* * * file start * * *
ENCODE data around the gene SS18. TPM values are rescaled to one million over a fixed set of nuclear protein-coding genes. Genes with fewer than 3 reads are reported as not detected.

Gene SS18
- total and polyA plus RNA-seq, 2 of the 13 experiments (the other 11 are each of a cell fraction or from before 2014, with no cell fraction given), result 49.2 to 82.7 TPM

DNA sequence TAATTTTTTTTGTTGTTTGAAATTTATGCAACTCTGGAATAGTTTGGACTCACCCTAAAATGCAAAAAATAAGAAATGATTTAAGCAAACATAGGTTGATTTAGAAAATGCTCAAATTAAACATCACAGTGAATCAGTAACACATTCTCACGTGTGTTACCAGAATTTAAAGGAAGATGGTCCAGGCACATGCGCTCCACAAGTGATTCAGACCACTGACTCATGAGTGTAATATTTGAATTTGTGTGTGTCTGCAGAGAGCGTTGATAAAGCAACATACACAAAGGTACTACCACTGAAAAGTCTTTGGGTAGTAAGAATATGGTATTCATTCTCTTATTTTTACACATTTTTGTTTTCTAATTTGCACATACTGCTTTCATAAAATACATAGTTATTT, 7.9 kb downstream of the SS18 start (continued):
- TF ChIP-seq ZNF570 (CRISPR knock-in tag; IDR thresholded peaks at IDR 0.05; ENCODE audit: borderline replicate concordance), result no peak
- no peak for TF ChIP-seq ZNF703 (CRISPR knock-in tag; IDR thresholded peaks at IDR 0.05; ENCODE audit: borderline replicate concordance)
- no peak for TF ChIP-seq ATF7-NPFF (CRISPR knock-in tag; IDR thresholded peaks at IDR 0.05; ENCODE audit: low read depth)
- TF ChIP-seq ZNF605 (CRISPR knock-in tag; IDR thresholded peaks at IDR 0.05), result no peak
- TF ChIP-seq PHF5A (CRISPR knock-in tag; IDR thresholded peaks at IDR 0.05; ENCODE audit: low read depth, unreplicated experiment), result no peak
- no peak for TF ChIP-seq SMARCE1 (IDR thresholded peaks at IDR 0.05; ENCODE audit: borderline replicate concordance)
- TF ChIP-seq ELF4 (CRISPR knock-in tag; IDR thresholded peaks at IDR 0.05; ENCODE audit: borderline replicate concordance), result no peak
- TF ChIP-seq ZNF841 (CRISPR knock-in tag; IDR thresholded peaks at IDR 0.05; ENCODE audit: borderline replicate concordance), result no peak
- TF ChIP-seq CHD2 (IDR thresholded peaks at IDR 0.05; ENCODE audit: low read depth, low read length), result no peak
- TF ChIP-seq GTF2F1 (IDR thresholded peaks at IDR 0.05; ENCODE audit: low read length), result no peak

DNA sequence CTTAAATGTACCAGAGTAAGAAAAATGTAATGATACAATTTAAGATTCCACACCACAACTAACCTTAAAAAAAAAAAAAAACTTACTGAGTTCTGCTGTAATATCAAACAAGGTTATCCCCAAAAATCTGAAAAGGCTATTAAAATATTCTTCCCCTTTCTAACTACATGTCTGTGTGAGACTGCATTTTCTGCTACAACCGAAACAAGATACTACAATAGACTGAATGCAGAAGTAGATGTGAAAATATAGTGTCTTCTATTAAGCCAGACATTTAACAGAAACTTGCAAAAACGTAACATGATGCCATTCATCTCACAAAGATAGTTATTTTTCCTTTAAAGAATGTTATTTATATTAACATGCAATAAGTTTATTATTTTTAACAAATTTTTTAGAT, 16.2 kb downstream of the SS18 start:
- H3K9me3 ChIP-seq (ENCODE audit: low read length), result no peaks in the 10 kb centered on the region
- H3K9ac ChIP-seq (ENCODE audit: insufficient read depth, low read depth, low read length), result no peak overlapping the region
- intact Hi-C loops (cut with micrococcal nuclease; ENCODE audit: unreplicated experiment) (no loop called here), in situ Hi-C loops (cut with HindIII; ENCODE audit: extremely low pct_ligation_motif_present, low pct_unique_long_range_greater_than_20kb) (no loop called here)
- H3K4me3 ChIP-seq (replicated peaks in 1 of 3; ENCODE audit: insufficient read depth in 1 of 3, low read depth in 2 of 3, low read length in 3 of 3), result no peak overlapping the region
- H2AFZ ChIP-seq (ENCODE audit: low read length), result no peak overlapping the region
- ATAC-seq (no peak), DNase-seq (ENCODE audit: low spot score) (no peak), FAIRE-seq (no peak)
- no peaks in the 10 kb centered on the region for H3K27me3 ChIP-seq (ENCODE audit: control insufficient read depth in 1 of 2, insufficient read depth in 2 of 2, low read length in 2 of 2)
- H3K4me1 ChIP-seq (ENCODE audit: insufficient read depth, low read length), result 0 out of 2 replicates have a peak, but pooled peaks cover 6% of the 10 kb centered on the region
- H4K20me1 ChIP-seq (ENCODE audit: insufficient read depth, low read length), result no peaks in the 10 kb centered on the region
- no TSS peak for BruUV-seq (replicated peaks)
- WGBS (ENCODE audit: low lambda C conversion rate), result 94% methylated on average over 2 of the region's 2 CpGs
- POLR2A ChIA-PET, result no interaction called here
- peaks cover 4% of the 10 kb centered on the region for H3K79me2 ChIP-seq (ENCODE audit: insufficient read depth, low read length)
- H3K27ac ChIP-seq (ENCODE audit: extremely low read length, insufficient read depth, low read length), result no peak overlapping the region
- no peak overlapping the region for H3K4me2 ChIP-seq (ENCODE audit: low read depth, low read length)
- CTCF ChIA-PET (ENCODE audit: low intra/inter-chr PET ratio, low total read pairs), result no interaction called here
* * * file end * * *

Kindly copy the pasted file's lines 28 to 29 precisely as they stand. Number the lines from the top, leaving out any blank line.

- peaks cover 4% of the 10 kb centered on the region for H3K79me2 ChIP-seq (ENCODE audit: insufficient read depth, low read length)
- H3K27ac ChIP-seq (ENCODE audit: extremely low read length, insufficient read depth, low read length), result no peak overlapping the region